Dependency theories take strong exception to these predictions articulated by modernization theory’s hypotheses. Further, and more importantly, proponents of dependency theories have changed the focus of the analysis of the impact of industrialization and globalized economy. Rather than focus on whether or not there is a convergence to western models of modernity and family structure, they have focused on the impact of the globalization of the economy on the poor, not only in third world societies but in industrial ones as well. Dependency theories are of particular relevance in their analysis of global inequality on those who are most economically vulnerable: women, children, elderly people, and families living in poverty.
Women are particularly impacted by global poverty. Modernization theory often does not examine the experiences or structural location of women in their own right as societies undergo change. The belief that women’s status improves with economic development does not fully realize that widespread structures of patriarchy often keep women in subordinate positions. Patriarchy is the ideology of masculine supremacy that emphasizes the dominance of males over females in virtually all spheres of life, including politics, economics, education, religion, and the family. Its worldwide pervasiveness is particularly acute in the third world, where women have relatively little political power. Economically, when women’s work is not solely relegated to the household they are often found in lower echelon jobs where they work longer hours for less pay than men. Land, the principal source of wealth in most third world countries, continues to be controlled by men. Education is often seen as a male prerogative, and lacking education they have fewer economic options. Women’s role in religion often is of secondary or of little religious importance. Modernization, rather than significantly increasing women’s independence, often results in and perpetuates their dependency and subordination.
Globalization theory has become another perspective in examining family change. Here the emphasis is on an examination of the transnational processes that have an impact on families. Rather than focusing solely on families in the modernized countries or on families in third world societies, of paramount importance are relationships that exist and are experienced by individuals who have family members living in both rich and poor countries. For example, one concern is the impact of globalization on generational relationships among family members, particularly as a consequence of differential socialization experiences in different cultural settings. Also of much interest (Ehrenreich & Hochschild 2002) is the broad scale transfer of domestic service associated with female migration of women whose traditional roles result in their employment as child and elderly caretakers or as domestics in affluent countries while their families in their home countries suffer the absence of their services. The problems associated with international sex tourism are also of great concern. Another area of interest is the involvement of men who have migrated from poorer countries to wealthier ones primarily for economic motives. Not only do they maintain their contacts with their families in their home countries through financial support, but they develop trader communities that are transnational and which link them to their families and to economic networks (Stoller 2001).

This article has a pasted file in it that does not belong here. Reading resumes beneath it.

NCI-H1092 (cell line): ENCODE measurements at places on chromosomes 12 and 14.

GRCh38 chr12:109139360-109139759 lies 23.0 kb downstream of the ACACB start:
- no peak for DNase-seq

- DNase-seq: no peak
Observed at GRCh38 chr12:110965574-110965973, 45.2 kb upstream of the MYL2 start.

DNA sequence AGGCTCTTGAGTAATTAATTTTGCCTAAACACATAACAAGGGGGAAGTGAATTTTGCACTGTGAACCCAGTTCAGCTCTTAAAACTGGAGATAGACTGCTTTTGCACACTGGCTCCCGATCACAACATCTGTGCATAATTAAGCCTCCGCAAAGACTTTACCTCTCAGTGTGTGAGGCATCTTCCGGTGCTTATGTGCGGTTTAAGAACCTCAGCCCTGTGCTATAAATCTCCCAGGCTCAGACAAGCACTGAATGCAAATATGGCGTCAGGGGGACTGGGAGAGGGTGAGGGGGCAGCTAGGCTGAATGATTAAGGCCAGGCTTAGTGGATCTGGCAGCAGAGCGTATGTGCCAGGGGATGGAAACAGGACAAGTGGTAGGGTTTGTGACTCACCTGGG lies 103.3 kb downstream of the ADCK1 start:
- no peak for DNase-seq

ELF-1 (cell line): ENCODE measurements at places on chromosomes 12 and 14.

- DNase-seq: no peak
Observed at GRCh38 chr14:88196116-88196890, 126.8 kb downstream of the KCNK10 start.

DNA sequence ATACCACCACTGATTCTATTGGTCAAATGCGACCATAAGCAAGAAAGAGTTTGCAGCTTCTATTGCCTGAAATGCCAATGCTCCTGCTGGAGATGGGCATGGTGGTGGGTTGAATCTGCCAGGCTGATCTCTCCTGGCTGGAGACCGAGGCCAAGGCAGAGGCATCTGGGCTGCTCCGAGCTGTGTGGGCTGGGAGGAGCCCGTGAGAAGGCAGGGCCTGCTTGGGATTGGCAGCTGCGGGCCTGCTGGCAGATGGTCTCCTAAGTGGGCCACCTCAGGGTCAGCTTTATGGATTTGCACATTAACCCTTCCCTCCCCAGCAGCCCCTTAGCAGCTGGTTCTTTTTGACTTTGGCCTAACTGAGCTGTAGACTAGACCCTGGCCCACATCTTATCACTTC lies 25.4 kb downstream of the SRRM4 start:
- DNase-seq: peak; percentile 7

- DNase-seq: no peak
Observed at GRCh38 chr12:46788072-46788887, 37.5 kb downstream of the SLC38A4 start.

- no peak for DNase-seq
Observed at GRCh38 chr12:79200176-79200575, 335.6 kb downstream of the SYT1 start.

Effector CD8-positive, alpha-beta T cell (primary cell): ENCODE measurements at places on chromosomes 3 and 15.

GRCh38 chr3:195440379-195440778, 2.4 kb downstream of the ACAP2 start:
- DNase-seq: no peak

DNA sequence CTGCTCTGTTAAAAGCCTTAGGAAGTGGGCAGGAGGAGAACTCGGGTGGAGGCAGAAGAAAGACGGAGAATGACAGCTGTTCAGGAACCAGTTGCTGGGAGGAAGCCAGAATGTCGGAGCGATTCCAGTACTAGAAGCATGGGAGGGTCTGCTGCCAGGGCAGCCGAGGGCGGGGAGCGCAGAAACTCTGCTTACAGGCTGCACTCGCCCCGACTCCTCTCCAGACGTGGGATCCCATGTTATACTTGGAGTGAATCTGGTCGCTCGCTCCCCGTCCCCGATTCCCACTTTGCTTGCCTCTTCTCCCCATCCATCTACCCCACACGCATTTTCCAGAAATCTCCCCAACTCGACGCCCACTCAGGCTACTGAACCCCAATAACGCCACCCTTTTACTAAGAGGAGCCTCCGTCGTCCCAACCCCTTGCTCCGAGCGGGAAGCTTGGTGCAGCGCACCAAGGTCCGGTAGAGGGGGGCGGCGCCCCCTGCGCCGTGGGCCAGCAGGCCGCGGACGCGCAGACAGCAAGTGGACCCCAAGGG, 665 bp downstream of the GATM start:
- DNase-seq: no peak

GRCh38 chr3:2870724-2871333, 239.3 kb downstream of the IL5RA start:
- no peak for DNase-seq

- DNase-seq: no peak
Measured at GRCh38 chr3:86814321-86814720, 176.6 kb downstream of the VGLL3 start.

Essentially, in evaluating contemporary perspectives on family change, we become cognizant of a twentieth/twenty first century replay of the ideological positions and arguments put forth by the Social Darwinists in the nineteenth century and underlining moral valuations inherent in these orientations. Modernization theory, through its utilization of structural functionalism, can be seen as the twentieth century counterpart of Social Darwinism. Likewise, developmental theory can be seen as a twentieth century counterpart that shares many of the assumptions put forth by nineteenth century radicals such as Marx and Engels.